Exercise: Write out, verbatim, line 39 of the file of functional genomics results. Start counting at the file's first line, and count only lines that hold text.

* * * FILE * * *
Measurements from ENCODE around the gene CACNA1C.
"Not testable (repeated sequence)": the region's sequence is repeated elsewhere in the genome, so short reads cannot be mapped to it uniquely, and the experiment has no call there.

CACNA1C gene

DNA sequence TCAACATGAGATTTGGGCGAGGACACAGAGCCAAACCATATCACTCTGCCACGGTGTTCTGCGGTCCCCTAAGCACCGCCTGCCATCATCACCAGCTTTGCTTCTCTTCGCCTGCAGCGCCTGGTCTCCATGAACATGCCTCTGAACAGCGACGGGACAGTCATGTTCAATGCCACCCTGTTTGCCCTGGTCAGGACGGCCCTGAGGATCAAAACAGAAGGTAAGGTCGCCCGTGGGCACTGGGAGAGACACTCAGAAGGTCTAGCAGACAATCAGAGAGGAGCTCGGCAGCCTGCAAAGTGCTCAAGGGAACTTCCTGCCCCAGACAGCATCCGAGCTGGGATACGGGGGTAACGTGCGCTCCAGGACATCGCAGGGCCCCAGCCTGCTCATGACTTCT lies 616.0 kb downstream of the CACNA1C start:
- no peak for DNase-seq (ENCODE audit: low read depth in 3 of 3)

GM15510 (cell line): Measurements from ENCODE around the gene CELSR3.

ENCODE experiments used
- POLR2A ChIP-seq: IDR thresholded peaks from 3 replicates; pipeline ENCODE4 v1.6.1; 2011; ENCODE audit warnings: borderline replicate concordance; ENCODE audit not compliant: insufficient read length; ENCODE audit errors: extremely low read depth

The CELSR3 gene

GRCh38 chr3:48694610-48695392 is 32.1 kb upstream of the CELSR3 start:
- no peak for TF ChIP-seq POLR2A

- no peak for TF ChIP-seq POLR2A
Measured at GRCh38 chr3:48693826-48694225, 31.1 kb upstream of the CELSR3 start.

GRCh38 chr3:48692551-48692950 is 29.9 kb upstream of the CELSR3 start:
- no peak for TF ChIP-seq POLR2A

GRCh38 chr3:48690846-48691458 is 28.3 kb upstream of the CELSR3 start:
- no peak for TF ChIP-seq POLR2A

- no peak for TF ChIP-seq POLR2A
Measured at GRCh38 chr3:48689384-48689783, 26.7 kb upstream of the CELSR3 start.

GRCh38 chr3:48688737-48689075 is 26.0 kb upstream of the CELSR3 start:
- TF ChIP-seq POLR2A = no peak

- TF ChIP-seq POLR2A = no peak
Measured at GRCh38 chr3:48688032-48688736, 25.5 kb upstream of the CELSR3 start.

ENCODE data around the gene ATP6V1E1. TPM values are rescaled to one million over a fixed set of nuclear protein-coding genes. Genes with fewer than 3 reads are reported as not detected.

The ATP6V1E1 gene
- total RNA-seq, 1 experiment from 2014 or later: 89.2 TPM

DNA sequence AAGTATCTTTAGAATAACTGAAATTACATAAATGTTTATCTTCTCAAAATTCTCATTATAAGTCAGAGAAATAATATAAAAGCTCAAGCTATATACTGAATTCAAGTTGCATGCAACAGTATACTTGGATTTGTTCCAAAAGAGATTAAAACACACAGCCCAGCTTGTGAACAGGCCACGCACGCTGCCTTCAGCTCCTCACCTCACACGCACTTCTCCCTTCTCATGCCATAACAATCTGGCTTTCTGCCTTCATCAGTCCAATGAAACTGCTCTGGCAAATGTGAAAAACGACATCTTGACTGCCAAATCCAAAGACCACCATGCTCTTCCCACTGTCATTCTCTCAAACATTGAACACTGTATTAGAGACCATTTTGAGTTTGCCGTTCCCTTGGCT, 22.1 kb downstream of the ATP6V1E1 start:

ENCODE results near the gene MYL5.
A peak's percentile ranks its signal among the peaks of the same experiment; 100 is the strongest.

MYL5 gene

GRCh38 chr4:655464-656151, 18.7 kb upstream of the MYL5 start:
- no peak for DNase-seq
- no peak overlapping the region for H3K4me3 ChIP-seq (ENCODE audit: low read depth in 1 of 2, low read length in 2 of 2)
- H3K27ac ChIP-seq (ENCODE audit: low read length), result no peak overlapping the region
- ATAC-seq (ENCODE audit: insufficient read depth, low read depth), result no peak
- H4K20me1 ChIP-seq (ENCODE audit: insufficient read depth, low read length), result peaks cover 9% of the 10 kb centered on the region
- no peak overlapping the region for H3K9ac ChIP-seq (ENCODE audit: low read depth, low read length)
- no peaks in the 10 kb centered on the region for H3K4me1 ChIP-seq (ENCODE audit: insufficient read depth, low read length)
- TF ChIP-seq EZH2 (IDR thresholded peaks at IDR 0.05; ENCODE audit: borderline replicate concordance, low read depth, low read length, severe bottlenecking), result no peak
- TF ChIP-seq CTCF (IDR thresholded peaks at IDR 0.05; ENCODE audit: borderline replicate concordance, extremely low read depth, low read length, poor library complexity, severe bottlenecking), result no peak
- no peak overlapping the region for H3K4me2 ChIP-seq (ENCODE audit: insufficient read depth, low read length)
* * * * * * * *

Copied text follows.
- TF ChIP-seq EZH2 (IDR thresholded peaks at IDR 0.05; ENCODE audit: borderline replicate concordance, low read depth, low read length, severe bottlenecking), result no peak